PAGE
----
As Voyager becomes the first human-made object to enter interstellar space, it also carries the first human-made mixtape destined for such depths of the universe. A recent article in Voice of America looks at the gold-plated phonograph record made by Timothy Ferris, who recorded a mix of human and animal sounds for any potential extraterrestrials who may come across the space ship.
There are nearly 60 greetings in a variety of languages, pictures of life, structures and biological systems on our planet, and even a collection of music from around the world, from Japanese shakuhachi to Senegalese percussion to one of Bach’s Brandenburg concertos. It’s an intriguing thought experiment: what would extraterrestrial life think of all this? How would they interpret it?
I wandered over to this Scientific American feature that looks at — er, listens to — the sound of the universe. Sure, you can’t scream in space, but radio signals from the earth and the sun actually have a sound, when translated into human-audible waves. Solar flares and twinkling stars each have specific sounds. And this isn’t just an exercise in synesthesia: auralizing data helps scientists understand the far-away phenomena they’re observing.
Is this Fluxus sound art for space junkies? I’m thinking about Benjamin Patteron’s “Paper Piece,” which was the “newest music” composed of the sound of paper airplanes gliding around the audience. And then there’s George Maciunas’s “Piano Piece #13 (for Nam June Paik),” with the hypnotic sound of piano keys being nailed shut forever. The idea of the aural experiences of a vast and open space that supposedly lacks sound seems dying for a conceptual sound piece. What would a symphony sound like for aliens in a distant land?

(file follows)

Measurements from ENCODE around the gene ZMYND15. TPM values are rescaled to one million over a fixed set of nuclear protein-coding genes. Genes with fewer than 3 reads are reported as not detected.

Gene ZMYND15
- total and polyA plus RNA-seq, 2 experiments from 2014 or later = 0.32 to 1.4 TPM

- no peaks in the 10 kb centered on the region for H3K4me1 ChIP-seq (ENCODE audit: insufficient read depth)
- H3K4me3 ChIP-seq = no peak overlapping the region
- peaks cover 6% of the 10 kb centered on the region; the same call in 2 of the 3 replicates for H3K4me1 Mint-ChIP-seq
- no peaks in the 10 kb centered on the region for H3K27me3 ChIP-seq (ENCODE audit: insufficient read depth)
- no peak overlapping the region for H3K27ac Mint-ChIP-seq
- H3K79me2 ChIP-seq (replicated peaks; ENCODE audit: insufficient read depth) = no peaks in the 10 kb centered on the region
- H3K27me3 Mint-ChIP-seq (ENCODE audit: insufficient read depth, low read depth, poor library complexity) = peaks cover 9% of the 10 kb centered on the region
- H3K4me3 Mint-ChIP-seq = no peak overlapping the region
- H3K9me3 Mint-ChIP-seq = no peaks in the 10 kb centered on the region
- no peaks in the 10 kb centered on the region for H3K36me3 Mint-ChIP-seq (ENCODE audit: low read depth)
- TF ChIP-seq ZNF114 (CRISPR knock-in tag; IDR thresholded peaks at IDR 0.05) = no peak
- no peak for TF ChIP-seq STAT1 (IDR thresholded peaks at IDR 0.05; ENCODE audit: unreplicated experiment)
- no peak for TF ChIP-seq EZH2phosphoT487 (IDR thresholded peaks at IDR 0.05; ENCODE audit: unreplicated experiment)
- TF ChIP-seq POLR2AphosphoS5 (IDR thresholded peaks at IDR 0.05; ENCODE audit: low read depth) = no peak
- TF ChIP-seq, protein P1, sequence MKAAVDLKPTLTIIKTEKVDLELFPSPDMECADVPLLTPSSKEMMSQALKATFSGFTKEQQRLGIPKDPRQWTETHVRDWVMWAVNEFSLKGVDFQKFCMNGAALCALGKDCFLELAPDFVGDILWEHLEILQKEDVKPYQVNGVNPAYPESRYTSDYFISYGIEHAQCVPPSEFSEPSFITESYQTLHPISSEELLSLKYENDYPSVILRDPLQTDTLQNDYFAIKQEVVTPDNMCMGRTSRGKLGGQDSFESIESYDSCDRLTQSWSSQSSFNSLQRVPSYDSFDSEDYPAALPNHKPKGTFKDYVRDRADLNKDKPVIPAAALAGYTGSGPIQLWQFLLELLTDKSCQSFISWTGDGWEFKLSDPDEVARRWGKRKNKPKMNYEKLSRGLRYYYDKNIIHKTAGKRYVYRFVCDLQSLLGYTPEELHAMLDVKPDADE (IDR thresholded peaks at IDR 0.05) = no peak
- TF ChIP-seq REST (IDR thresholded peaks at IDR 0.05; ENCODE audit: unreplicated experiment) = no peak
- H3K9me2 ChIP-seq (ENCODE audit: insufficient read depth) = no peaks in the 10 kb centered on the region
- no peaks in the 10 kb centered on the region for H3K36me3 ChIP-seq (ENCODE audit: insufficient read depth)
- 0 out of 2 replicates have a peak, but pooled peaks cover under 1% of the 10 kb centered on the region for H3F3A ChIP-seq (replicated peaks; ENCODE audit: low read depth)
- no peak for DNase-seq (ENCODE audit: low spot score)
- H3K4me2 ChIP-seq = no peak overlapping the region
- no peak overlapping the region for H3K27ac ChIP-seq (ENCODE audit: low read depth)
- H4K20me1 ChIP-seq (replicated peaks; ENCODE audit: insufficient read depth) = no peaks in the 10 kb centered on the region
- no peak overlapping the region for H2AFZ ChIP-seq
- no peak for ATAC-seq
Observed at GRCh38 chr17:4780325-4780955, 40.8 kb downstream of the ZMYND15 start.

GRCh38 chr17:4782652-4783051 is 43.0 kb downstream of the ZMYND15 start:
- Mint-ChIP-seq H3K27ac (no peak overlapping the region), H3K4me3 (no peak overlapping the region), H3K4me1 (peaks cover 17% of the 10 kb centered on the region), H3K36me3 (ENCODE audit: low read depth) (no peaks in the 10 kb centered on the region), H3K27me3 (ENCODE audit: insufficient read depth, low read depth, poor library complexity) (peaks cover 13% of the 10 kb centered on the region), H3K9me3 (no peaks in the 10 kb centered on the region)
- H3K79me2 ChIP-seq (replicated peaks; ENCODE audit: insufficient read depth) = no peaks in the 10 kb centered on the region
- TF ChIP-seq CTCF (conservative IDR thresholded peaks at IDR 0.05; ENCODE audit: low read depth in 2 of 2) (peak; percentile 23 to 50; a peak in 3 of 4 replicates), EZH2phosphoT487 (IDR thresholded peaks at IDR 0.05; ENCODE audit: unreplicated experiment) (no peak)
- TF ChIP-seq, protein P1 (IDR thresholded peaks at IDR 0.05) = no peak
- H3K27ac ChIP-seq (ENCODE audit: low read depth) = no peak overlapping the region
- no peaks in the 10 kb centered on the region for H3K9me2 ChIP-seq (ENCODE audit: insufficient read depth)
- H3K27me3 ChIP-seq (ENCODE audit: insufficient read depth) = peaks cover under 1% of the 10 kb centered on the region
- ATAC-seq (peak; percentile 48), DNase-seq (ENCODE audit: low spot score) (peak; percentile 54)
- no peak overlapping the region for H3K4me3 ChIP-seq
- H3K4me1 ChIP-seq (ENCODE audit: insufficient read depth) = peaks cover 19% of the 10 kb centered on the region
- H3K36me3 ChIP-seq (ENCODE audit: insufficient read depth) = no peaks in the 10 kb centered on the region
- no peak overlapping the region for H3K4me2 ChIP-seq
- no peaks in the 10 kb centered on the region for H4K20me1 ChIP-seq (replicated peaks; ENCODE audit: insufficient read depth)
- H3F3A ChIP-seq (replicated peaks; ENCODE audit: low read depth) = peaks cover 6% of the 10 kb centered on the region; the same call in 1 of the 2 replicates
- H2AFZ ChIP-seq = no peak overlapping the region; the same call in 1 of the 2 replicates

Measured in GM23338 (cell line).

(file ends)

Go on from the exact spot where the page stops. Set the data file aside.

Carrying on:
The school denounced the rapper’s “anti-Black, antisemitic, racist and dangerous statements.”
Online, dozens of artists have posted tribute artworks in honor of Mohsen Shekari’s life and calling for the immediate release of protesters.
This week, news outlets flock to TikTok, New York Times staff strikes, the problem with the phrase “late-term abortion,” and was the North Pole once a forest?
The 11,000-year-old wall relief discovered in Southeastern Turkey may reflect humans’ changing roles in the natural world during the Neolithic Revolution.
The Brazilian artist asked the museum to remove his work from a show about the Black experience, calling the institution a “White man’s theater.”
In an era of fast fashion and sweatshop exploitation, the artist demonstrates how far an industry will go to keep workers out of the picture.
This adventurous theater festival returns in person with 36 artists and companies from nine countries performing at different venues across the city.
Both Don Ed Hardy and Laurie Steelink refuse to adhere to traditional artistic hierarchies, an attitude they have shared throughout their 30-year friendship.
It took over 37 hours to pull 1,900 miles of glass filament to create the garment, now on view at the Toledo Museum of Art.
Learn more about the New York-based, globally linked program and its upcoming discussions on art and society in the time of AI and data governance.
An insidious racism is at play in interviewer Henri Renaud’s attempt to groom Thelonious Monk for public consumption on French television.
The last few years at the museum have not been without controversy, and Decatur will inherit a record of workforce struggles.